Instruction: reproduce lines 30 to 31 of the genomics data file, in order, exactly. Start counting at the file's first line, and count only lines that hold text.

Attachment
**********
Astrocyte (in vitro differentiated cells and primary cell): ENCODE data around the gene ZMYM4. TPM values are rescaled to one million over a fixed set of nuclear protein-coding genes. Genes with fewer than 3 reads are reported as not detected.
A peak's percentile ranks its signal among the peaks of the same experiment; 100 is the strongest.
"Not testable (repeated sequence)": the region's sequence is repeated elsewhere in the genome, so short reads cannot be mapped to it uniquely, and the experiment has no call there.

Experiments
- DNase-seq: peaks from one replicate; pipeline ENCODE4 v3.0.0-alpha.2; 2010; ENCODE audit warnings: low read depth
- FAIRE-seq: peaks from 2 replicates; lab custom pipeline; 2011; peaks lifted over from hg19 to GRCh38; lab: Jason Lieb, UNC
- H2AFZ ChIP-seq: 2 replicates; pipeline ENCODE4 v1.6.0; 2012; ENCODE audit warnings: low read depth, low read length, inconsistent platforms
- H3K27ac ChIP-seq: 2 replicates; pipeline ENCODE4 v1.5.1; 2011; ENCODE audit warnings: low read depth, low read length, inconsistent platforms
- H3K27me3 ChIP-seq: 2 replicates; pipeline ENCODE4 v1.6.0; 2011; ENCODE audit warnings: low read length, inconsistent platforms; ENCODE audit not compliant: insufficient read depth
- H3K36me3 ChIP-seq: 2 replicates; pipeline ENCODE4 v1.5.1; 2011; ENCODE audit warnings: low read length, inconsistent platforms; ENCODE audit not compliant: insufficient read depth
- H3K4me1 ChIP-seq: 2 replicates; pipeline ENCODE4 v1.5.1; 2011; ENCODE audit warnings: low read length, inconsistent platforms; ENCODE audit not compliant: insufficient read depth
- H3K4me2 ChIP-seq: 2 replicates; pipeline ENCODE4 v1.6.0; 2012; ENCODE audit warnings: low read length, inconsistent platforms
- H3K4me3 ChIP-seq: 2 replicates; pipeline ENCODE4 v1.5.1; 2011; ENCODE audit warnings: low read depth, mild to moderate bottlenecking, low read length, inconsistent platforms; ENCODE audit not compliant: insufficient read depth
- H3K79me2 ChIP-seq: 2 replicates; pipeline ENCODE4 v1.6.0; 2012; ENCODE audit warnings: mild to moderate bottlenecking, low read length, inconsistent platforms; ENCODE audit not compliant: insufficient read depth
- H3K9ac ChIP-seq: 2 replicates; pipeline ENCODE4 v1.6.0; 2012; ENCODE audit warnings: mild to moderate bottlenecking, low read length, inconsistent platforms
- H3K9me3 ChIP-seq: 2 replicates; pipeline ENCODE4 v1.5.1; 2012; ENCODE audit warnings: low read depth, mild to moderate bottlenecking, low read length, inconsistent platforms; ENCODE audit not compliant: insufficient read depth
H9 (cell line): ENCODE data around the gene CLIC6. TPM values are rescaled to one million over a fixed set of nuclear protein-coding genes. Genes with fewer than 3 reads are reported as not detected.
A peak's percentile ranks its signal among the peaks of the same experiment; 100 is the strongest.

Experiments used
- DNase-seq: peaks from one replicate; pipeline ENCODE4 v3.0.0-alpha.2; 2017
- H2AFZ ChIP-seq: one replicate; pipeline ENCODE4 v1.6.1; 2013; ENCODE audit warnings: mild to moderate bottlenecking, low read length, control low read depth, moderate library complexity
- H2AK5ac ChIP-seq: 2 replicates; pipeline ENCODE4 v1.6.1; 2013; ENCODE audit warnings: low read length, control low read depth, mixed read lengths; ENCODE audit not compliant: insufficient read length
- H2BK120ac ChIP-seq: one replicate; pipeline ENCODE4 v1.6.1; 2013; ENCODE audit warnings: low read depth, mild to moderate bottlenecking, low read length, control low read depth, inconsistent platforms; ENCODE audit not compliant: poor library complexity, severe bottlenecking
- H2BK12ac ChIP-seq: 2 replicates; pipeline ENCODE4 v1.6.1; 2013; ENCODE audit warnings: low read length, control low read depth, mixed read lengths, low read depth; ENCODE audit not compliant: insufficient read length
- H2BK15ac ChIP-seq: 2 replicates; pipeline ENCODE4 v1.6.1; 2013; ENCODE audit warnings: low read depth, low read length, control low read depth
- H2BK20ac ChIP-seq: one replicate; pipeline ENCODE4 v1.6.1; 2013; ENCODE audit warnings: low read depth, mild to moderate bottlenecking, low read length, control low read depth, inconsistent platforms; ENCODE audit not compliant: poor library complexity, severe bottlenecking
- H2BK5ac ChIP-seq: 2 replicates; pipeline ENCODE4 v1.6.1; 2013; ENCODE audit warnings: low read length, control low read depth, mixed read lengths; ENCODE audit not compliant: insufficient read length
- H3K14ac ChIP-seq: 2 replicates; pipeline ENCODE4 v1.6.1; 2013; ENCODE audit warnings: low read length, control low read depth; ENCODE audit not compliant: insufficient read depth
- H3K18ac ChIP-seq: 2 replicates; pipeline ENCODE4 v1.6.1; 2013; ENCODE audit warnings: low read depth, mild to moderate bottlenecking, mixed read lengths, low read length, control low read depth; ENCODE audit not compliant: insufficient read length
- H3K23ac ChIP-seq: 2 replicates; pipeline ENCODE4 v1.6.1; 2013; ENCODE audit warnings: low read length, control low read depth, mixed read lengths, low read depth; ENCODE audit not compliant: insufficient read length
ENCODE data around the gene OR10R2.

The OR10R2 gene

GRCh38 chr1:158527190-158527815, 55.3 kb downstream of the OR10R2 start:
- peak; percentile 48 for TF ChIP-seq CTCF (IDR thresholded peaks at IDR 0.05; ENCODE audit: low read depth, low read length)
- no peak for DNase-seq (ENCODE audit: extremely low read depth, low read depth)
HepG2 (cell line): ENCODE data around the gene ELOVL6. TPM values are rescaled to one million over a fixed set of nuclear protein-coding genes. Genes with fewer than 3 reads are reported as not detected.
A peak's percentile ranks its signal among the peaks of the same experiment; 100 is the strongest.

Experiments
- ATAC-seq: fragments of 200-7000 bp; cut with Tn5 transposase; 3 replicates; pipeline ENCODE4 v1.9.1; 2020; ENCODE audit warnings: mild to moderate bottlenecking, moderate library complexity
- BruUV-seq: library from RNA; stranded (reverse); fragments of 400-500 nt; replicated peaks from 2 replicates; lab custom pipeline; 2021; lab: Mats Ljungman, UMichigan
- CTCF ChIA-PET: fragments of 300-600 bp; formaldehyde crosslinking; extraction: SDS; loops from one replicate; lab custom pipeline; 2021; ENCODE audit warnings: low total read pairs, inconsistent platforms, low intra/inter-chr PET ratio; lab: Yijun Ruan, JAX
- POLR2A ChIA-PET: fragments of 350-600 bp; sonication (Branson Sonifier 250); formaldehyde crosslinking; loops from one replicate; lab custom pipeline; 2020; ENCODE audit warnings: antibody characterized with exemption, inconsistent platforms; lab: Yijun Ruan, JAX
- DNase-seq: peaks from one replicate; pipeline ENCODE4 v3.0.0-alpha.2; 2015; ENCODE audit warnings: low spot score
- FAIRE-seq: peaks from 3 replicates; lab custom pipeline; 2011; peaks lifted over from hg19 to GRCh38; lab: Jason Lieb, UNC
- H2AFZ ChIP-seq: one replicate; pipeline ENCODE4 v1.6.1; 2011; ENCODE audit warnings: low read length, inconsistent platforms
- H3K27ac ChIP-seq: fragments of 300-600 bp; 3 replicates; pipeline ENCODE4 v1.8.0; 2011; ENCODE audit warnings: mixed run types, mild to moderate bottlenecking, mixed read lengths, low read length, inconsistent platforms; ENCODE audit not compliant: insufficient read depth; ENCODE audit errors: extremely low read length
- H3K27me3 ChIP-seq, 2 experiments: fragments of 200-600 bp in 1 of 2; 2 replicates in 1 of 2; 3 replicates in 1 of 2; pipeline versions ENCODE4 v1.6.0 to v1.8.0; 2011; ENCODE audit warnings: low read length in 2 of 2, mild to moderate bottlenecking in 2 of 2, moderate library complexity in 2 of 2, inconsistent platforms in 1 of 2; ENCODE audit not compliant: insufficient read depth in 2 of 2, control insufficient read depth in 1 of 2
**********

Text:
- H3K23ac ChIP-seq: 2 replicates; pipeline ENCODE4 v1.6.1; 2013; ENCODE audit warnings: low read length, control low read depth, mixed read lengths, low read depth; ENCODE audit not compliant: insufficient read length
ENCODE data around the gene OR10R2.